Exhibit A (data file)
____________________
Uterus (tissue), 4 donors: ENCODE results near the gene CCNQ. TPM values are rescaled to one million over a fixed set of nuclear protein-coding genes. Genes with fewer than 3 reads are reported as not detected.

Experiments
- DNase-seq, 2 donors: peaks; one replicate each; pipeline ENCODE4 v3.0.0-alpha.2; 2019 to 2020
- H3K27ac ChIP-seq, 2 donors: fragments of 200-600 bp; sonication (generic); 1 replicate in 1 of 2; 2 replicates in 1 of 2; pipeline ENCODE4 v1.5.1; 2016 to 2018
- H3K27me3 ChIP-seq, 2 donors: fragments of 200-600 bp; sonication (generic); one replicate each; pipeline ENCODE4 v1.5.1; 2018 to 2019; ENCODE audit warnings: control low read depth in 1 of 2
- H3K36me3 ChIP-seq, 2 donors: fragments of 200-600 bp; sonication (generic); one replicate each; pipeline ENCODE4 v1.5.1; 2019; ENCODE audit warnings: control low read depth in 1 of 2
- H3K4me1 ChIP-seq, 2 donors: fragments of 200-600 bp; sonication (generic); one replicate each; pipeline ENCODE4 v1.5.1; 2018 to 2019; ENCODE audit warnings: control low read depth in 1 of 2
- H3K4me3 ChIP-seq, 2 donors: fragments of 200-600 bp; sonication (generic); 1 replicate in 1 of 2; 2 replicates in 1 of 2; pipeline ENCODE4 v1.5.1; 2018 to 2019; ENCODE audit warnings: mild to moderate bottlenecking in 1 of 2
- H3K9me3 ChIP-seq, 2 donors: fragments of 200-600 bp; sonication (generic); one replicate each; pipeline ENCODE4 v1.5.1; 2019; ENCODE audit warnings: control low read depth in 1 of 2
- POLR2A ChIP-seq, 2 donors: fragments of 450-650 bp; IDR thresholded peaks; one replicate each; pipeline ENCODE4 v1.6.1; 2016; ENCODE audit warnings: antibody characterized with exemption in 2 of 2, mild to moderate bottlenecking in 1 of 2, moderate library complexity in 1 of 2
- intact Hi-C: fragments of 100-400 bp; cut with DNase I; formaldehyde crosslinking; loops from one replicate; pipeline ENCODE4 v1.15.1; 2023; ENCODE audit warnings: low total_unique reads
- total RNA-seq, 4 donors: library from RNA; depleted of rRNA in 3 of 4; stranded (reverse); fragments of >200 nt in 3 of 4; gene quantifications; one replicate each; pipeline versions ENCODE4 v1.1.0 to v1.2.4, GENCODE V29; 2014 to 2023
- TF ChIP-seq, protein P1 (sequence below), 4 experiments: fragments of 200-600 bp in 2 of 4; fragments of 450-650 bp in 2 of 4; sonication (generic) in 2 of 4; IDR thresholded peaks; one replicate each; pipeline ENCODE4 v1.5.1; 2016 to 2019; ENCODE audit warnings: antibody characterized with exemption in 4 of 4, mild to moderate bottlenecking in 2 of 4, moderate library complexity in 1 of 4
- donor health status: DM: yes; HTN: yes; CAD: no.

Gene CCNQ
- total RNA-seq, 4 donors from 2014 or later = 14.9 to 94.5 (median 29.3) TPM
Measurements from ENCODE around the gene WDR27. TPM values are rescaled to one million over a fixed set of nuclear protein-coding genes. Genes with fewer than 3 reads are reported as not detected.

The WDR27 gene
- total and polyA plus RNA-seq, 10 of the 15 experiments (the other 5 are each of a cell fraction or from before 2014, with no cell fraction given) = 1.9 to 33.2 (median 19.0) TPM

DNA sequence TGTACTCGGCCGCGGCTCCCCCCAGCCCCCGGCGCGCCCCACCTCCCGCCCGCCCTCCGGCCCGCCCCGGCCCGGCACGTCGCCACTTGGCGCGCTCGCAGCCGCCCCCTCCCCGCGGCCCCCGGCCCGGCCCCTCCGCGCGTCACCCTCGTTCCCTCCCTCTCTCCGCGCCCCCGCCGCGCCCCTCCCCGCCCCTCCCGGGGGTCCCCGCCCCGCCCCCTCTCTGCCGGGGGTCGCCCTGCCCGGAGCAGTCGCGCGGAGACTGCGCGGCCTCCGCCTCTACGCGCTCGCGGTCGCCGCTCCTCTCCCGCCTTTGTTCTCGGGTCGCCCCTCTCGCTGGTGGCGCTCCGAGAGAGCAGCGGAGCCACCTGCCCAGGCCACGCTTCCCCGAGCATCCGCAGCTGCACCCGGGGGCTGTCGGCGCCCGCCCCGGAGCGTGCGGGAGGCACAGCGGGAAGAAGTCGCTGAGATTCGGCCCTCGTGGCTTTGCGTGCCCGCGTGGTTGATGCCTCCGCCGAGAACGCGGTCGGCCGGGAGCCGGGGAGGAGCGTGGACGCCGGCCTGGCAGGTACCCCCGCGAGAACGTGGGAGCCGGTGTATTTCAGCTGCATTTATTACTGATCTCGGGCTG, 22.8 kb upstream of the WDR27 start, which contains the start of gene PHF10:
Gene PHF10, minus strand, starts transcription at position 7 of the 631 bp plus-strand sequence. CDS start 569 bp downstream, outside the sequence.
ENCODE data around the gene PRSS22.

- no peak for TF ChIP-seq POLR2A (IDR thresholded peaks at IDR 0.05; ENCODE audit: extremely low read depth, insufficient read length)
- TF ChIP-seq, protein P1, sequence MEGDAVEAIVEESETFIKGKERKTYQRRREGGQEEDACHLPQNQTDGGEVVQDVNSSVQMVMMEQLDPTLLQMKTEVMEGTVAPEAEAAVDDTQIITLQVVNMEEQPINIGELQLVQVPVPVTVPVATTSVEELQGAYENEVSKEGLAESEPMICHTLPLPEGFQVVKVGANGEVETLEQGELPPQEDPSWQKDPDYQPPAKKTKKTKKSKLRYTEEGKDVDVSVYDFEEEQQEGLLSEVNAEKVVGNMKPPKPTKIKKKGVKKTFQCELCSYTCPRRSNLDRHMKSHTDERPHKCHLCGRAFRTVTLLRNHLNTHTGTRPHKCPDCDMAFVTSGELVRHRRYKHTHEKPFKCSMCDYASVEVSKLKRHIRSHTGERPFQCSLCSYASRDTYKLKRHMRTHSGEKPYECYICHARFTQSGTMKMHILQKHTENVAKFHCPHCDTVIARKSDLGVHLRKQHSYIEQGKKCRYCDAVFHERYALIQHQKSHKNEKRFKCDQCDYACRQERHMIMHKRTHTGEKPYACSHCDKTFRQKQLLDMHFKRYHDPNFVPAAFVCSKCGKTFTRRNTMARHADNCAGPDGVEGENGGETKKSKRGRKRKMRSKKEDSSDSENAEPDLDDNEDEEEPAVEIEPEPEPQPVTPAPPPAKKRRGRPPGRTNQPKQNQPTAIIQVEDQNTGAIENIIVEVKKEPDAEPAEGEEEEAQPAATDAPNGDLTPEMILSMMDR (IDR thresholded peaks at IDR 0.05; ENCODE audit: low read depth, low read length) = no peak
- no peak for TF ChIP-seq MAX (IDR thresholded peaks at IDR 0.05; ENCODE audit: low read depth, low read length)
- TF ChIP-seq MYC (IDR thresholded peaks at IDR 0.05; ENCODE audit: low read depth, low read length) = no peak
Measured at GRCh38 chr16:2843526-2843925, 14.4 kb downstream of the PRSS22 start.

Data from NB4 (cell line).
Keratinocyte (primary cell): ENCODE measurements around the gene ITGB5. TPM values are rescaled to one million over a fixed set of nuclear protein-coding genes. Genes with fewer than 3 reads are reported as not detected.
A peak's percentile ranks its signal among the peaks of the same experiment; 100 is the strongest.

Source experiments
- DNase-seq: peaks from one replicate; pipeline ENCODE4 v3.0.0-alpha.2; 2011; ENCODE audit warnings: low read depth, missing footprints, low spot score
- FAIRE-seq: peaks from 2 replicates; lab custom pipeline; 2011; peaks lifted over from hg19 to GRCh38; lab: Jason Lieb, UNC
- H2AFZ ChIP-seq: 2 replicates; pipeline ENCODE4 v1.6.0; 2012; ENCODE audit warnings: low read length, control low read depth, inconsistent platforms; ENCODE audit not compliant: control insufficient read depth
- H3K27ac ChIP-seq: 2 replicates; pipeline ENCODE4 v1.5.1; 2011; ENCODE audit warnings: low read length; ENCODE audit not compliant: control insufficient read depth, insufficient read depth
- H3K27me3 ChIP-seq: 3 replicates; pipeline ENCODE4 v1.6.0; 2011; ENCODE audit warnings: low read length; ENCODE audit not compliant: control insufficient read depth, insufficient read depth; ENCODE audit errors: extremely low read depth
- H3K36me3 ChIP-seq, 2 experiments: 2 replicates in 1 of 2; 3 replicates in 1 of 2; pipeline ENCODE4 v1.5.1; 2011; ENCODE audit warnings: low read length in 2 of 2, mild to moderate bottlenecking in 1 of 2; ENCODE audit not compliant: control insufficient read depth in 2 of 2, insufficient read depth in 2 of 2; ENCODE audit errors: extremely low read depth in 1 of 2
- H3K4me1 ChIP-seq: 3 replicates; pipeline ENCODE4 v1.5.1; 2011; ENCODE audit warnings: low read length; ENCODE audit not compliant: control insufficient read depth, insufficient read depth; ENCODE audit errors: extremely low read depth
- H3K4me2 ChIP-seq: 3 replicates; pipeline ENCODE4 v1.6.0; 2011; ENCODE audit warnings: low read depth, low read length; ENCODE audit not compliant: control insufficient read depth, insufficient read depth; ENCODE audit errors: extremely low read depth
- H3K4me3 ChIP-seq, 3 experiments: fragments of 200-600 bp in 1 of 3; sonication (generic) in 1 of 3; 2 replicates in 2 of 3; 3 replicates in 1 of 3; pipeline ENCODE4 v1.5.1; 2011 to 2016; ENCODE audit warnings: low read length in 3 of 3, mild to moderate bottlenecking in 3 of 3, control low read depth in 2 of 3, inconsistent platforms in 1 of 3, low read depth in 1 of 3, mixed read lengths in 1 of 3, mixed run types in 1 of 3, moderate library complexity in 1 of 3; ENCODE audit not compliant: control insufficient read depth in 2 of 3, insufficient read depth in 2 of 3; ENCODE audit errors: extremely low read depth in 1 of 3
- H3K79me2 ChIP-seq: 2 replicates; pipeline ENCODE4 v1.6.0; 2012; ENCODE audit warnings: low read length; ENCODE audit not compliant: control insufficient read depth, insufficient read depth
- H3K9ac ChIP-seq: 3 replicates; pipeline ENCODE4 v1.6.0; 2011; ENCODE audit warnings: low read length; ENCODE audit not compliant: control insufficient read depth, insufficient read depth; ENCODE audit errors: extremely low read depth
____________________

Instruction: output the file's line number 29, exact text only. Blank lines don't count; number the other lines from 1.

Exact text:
Keratinocyte (primary cell): ENCODE measurements around the gene ITGB5. TPM values are rescaled to one million over a fixed set of nuclear protein-coding genes. Genes with fewer than 3 reads are reported as not detected.